Novel Association Observed Between Functional Seizures, Cerebrovascular Disease
June 21, 2021 08:25pm
Additionally, 3 patients were lost to follow-up and participants were monitored each month for body weight and body composition, with blood panels taken every 3 months.
According to research selected for presentation at Digestive Disease Week 2021, combining minimally invasive endoscopic sleeve gastroplasty (ESG) with the diabetes drug semaglutide can provide additional significant weight loss for patients who are not candidates for invasive surgery.
"As the worldwide obesity rate continues to climb, so do the number of people seeking bariatric surgery to treat their condition," said Anna Carolina Hoff, MD, lead researcher on the study and founder and clinical director of Angioskope Brazil, São José dos Campos, in a press release. "Surgical procedures are some of the most successful ways to help patients lose weight, but they can eventually come with complications. Our study shows that patients may not have to undergo invasive surgery to get similar results."
In a double-blind study, researchers randomized 61 patients undergoing ESG into 2 groups with 1 group of 29 patients receiving semaglutide, an injectable glucagon-like peptide-1 receptor that has been found to stimulate weight loss, beginning 1 month after the procedure. Another group of 29 patients received a placebo administered with look-alike injector pens. Additionally, 3 patients were lost to follow-up and participants were monitored each month for body weight and body composition, with blood panels taken every 3 months, according to the press release.
Patients who received semaglutide lost an average of 26.7% of their total body weight compared to the control group, which lost an average of 19.6% of total body weight. The semaglutide group lost 86.3% of their excess weight, or the amount of weight the patients needed to lose to reach normal BMI, compared to 60.4% for the control group.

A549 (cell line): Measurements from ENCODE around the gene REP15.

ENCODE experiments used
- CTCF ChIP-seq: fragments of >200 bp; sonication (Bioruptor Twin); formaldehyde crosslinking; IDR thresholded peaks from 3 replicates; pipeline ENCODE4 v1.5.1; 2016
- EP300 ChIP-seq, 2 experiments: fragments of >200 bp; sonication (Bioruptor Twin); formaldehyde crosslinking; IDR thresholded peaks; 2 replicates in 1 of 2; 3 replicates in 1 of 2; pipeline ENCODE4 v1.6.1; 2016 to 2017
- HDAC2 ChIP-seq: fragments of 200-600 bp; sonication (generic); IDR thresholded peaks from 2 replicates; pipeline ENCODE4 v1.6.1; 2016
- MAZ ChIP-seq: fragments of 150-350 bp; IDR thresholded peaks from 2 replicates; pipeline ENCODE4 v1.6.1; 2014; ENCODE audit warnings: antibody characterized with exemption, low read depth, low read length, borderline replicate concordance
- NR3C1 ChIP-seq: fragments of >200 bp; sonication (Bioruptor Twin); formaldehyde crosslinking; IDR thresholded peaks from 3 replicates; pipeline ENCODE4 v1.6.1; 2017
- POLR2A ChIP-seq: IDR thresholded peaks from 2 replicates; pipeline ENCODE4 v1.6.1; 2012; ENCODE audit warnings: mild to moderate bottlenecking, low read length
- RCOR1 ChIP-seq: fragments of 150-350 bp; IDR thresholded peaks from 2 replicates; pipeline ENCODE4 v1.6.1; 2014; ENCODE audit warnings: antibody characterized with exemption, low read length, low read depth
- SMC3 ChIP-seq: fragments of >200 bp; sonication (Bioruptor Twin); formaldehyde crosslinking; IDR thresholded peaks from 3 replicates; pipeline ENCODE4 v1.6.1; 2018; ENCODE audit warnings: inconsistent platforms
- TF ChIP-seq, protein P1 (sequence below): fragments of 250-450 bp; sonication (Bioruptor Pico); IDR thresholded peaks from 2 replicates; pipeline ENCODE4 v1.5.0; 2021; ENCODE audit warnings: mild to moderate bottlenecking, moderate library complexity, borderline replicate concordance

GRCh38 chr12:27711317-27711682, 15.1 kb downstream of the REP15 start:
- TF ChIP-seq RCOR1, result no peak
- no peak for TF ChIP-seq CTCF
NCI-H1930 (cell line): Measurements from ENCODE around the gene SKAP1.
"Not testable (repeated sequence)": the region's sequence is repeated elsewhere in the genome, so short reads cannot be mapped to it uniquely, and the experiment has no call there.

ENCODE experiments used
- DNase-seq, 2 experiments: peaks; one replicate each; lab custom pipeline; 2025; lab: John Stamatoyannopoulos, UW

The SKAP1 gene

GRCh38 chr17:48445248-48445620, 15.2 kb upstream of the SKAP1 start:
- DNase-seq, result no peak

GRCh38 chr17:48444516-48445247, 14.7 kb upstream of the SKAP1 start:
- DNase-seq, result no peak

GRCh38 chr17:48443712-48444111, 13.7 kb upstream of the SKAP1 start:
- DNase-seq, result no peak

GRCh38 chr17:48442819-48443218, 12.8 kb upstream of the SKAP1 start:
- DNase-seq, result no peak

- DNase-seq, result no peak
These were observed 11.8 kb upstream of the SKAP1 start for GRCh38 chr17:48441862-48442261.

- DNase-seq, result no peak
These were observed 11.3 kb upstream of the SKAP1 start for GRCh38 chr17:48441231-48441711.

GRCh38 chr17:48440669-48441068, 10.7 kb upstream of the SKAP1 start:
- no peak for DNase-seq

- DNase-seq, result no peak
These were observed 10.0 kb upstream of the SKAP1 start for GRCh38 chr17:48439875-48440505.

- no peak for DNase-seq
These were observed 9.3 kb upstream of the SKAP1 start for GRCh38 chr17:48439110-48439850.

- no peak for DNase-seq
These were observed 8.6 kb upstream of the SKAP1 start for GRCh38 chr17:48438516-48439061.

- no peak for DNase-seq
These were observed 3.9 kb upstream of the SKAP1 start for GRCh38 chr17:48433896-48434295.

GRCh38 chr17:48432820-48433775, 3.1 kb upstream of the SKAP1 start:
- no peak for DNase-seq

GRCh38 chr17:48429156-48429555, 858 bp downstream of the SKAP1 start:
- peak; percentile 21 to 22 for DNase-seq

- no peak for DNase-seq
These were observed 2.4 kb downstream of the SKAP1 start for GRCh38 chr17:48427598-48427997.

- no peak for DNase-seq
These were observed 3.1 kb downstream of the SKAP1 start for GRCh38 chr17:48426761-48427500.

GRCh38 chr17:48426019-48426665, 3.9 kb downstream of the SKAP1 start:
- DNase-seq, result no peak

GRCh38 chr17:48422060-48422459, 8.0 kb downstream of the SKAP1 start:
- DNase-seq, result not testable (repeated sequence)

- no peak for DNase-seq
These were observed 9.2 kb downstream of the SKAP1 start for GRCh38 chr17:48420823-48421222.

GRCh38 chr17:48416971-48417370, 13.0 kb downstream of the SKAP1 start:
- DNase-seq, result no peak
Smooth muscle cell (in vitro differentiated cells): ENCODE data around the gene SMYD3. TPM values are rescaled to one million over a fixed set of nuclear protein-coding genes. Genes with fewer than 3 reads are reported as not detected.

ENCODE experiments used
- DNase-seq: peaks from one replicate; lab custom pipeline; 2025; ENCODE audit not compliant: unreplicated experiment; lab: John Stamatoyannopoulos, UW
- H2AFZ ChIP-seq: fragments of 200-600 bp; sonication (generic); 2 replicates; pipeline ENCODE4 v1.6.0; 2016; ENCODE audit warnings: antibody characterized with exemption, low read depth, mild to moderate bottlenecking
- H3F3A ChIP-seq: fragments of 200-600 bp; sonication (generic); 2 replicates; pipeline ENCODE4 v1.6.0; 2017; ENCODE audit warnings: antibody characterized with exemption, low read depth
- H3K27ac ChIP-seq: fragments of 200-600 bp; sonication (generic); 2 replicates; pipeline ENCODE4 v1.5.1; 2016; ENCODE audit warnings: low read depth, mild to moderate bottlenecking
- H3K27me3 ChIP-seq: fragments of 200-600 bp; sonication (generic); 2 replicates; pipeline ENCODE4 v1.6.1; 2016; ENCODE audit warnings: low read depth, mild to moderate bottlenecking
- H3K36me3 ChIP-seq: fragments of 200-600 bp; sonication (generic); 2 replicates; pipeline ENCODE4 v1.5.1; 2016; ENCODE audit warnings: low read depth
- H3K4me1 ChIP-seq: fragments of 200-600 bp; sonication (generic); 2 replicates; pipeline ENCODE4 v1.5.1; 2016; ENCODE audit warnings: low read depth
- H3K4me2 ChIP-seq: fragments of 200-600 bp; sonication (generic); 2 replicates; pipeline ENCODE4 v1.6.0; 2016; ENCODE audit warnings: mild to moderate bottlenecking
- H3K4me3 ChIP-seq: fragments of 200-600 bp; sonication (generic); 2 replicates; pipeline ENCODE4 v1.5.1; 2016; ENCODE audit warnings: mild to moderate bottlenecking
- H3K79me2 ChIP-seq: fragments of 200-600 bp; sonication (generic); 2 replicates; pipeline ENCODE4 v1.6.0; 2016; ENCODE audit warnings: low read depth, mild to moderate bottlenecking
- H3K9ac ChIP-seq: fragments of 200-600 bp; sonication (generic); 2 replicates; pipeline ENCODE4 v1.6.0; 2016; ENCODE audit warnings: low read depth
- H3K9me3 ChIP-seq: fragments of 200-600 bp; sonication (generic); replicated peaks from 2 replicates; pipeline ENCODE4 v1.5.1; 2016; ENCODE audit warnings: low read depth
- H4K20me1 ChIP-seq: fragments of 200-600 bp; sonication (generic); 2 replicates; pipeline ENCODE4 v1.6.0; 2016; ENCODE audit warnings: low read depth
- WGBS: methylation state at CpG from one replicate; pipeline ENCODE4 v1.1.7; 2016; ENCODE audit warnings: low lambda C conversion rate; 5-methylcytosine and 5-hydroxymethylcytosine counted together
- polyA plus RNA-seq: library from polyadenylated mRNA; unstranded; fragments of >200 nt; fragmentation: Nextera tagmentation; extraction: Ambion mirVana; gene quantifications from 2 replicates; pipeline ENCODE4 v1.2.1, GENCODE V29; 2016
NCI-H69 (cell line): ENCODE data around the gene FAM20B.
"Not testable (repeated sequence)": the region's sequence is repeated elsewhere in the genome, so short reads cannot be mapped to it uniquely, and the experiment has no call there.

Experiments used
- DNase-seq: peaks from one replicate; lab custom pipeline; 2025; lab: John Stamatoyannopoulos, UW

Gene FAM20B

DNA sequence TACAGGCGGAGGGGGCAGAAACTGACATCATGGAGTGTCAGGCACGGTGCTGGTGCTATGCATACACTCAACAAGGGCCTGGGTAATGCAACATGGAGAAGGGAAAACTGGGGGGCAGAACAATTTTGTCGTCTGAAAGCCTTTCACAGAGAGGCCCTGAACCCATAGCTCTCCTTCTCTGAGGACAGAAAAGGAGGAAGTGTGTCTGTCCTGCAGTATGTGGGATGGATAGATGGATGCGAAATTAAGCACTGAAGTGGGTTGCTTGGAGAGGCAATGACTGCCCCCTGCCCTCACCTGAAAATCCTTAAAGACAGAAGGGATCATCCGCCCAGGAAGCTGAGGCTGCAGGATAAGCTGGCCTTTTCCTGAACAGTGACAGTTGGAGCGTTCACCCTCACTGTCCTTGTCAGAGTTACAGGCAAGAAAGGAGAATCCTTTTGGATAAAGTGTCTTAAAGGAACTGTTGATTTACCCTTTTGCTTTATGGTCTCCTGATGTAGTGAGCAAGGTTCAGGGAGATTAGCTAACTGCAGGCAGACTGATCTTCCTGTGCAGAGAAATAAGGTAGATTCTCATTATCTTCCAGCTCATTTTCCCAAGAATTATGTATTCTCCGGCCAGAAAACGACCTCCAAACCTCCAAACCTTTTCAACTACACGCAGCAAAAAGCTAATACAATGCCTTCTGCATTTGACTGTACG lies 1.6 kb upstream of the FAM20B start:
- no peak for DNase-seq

The semaglutide group also lost 12.7% of their body fat by weight compared to 9% for the control group. Further, glycated hemoglobin levels fell 0.95 for the semaglutide group and 0.61 for the controls.
Surgical procedures, such as laparoscopic sleeve gastrectomy, come with increased costs and a higher risk for complications, such as gastroesophageal reflux disease (GERD). These surgical procedures are typically limited to those with a BMI of at least 35 with comorbidities or with a BMI above 40.
ESG can be performed at an earlier stage of the disease and at a lower BMI, so more patients can get the treatment they need before their disease progresses. Additionally, treating patients with obesity earlier can help reduce death and comorbidities as well as reduce costs associated with treatments for these conditions, according to the study authors.
"ESG has been available to patients for years, but it has not always been as successful as surgical options in helping patients lose weight," Hoff said in the press release. "We now have a minimally invasive procedure that can be just as successful when combined with semaglutide and can be made available to even more people looking to lose a significant amount of weight."
ESG is performed by guiding a device through the patient’s throat and into the stomach, where an endoscopist uses sutures to make the stomach smaller. This helps patients lose weight by limiting the amount they can eat. Patients are candidates for ESG if they have a BMI at or above 30, diet and exercise have not helped them lose weight, or if they are not a candidate for surgery or do not wish to pursue surgery.
The researchers caution that long-term durability of the treatment still needs to be determined.
Pairing bariatric procedure with diabetes drug increases weight loss. EurekAlert! Published May 14, 2021. Accessed May 14, 2021. https://www.eurekalert.org/pub_releases/2021-05/ddw-pbp051221.php